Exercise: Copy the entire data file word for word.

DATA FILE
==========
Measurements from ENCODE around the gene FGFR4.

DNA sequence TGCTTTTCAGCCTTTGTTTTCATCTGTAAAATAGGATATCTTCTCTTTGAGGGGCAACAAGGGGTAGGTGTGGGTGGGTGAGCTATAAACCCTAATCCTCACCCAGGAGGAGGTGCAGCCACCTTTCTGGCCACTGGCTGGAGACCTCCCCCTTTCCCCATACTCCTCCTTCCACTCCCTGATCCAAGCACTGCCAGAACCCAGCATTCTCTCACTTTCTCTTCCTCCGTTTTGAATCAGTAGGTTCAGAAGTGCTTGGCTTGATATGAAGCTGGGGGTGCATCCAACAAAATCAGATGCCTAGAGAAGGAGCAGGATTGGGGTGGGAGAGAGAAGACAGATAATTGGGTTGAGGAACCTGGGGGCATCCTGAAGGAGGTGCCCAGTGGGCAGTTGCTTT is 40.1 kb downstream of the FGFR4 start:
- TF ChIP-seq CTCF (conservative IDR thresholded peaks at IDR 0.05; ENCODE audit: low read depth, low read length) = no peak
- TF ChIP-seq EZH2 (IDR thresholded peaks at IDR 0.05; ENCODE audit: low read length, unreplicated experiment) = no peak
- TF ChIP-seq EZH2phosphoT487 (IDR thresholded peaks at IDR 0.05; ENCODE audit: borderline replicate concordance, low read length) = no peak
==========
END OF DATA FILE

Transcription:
Measurements from ENCODE around the gene FGFR4.

DNA sequence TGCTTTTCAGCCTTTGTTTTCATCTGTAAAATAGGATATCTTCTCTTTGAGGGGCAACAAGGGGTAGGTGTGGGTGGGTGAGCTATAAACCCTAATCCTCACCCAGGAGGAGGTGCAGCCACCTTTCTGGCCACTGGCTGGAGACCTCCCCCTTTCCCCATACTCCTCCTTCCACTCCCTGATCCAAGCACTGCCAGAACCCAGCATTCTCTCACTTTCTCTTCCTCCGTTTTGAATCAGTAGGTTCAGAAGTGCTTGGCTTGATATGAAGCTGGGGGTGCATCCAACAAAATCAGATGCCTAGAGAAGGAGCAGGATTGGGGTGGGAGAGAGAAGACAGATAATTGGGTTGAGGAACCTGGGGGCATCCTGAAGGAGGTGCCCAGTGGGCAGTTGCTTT is 40.1 kb downstream of the FGFR4 start:
- TF ChIP-seq CTCF (conservative IDR thresholded peaks at IDR 0.05; ENCODE audit: low read depth, low read length) = no peak
- TF ChIP-seq EZH2 (IDR thresholded peaks at IDR 0.05; ENCODE audit: low read length, unreplicated experiment) = no peak
- TF ChIP-seq EZH2phosphoT487 (IDR thresholded peaks at IDR 0.05; ENCODE audit: borderline replicate concordance, low read length) = no peak